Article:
The Federal Open Market Committee (FOMC) kept its policy rate target unchanged at 0% and its asset purchase program unaltered. Considering the partial government shutdown and the debt ceiling fight, it was widely expected that the FOMC would refrain from making any changes to its policy.
The economy continues to expand at a moderate pace, and moderate may be good enough for the Federal Reserve (Fed) when it comes to thinking about trimming its asset purchases. If the economic data for October and November prove to have weathered the storm in Washington, D.C., we could see the Fed begin to trim its asset purchases in December. There are two clues in the FOMC statement that lead me to believe we could see a December taper.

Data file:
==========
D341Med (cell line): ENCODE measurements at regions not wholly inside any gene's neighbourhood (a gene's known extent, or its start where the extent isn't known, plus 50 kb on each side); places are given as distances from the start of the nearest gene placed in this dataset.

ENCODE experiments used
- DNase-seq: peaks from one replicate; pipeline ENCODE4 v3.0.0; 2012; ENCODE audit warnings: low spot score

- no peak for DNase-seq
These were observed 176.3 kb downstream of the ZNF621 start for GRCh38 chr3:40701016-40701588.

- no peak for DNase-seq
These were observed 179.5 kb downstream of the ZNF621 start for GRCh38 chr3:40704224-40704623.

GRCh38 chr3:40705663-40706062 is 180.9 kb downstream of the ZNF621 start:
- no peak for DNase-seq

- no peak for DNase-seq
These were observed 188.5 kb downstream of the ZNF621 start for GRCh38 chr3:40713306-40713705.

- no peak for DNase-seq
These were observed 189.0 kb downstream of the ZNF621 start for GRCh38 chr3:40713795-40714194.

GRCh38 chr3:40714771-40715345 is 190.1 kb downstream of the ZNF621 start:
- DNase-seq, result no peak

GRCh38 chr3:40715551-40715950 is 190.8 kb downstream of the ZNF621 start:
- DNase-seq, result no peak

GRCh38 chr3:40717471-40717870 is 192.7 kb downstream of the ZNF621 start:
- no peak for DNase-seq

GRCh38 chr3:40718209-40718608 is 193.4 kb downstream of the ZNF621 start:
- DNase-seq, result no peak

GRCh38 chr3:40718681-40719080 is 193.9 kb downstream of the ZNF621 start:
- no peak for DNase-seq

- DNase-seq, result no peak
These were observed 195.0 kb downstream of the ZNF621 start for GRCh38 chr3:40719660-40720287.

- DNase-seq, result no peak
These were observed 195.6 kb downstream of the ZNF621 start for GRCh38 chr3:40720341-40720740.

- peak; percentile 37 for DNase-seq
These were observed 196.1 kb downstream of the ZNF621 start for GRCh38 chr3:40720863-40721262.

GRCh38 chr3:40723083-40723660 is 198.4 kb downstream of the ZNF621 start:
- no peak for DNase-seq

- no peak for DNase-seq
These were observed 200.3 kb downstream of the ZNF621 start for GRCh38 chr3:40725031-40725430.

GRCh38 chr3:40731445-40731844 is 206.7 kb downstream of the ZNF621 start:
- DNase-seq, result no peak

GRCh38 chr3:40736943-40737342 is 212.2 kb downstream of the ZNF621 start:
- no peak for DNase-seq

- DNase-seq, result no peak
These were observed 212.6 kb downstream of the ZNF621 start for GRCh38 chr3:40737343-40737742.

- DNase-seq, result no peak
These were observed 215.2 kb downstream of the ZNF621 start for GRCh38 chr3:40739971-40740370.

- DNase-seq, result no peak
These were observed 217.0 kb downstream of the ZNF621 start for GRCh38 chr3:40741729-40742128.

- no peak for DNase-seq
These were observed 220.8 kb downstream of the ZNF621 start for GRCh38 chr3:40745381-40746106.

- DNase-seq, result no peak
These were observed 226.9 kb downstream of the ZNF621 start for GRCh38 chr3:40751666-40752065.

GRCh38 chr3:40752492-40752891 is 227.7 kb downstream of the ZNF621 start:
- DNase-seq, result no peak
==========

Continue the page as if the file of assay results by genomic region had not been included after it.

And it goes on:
First, the Fed has now seen how the economy reacted to slightly higher interest rates. According to the Fed, the housing recovery has slowed. The Fed seems to think this slowdown in the recovery is not a stopping of the recovery. Double-digit year-over-year increases in home prices are not sustainable. As long as the number of homes bought and sold or built continues to grow, the Fed might not mind a slight slowdown in the pace of price increases.
Second, the Fed eliminated a segment in the statement saying that financial conditions tightened. Apparently, the Fed thinks financial conditions have improved and have proven to be robust to slightly higher rates.
Perhaps Ben Bernanke’s swan song as the Fed Chairman will be a song of tapering. He will have a press conference after the December 17–18 meeting where he can croon about how the asset purchases have helped and how they will cease in good measure.